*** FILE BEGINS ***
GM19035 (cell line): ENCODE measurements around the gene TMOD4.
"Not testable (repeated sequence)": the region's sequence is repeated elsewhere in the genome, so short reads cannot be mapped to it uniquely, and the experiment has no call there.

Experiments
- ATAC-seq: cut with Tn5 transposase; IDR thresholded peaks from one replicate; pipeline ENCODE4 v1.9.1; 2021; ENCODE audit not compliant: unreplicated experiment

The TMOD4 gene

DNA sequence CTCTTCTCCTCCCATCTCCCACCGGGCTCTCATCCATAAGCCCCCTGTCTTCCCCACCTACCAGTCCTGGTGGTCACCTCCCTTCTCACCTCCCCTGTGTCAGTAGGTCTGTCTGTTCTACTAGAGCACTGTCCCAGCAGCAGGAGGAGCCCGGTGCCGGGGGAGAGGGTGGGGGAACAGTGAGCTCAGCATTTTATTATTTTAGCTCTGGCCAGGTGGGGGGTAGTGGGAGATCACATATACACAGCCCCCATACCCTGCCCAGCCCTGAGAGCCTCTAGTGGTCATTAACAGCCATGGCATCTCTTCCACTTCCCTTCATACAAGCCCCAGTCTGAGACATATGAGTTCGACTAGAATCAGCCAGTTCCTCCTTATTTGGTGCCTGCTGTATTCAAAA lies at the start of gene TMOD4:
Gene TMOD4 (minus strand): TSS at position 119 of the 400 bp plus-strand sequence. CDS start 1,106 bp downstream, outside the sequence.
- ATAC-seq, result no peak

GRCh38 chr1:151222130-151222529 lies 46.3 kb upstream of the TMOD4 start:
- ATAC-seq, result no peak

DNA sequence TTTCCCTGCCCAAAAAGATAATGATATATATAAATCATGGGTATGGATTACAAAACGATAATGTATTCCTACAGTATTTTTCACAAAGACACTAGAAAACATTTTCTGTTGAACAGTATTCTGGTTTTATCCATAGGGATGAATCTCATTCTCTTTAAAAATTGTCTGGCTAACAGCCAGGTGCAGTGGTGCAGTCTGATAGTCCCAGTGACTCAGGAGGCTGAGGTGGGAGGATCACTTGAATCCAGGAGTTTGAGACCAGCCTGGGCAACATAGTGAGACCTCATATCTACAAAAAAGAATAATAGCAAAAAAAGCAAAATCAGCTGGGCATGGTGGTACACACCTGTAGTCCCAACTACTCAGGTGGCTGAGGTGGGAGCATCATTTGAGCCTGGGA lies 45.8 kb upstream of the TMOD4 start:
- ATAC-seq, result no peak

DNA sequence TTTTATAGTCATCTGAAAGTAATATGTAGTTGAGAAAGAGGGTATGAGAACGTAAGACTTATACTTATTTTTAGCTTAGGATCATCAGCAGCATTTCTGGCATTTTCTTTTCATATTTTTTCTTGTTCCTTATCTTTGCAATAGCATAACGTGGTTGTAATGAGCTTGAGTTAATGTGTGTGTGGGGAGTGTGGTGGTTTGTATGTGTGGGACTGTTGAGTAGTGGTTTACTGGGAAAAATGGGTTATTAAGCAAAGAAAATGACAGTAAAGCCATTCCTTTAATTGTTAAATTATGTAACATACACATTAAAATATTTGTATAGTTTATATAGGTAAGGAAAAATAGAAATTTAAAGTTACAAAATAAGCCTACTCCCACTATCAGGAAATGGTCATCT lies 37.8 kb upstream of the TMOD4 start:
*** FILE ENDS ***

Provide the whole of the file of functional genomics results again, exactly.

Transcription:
GM19035 (cell line): ENCODE measurements around the gene TMOD4.
"Not testable (repeated sequence)": the region's sequence is repeated elsewhere in the genome, so short reads cannot be mapped to it uniquely, and the experiment has no call there.

Experiments
- ATAC-seq: cut with Tn5 transposase; IDR thresholded peaks from one replicate; pipeline ENCODE4 v1.9.1; 2021; ENCODE audit not compliant: unreplicated experiment

The TMOD4 gene

DNA sequence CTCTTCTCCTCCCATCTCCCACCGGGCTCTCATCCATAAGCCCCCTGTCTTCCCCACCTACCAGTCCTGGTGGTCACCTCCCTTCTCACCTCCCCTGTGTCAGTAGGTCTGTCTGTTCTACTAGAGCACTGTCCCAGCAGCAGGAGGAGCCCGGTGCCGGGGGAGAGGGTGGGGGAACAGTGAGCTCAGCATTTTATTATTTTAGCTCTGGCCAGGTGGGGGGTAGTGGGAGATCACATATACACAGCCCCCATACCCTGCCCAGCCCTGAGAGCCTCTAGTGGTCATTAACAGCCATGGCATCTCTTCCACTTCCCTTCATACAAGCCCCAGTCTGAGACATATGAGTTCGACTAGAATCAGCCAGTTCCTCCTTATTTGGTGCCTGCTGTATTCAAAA lies at the start of gene TMOD4:
Gene TMOD4 (minus strand): TSS at position 119 of the 400 bp plus-strand sequence. CDS start 1,106 bp downstream, outside the sequence.
- ATAC-seq, result no peak

GRCh38 chr1:151222130-151222529 lies 46.3 kb upstream of the TMOD4 start:
- ATAC-seq, result no peak

DNA sequence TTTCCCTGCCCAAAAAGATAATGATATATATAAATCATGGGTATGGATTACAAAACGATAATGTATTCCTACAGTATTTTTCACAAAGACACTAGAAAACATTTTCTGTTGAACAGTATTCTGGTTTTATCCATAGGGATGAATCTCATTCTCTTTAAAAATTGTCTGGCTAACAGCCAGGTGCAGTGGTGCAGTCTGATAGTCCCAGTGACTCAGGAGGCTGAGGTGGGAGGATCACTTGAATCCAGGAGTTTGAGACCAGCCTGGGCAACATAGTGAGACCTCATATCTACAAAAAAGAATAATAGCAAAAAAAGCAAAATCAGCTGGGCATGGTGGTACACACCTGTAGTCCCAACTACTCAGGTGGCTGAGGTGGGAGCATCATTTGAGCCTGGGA lies 45.8 kb upstream of the TMOD4 start:
- ATAC-seq, result no peak

DNA sequence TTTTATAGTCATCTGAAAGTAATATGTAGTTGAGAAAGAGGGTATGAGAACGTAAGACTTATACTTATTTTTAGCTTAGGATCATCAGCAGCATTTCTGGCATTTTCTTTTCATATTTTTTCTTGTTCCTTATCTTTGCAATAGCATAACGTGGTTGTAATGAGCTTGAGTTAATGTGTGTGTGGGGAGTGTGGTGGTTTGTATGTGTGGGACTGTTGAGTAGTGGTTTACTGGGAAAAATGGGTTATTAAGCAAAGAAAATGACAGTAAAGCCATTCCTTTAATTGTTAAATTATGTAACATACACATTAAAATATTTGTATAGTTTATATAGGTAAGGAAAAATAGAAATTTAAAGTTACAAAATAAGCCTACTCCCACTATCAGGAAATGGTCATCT lies 37.8 kb upstream of the TMOD4 start: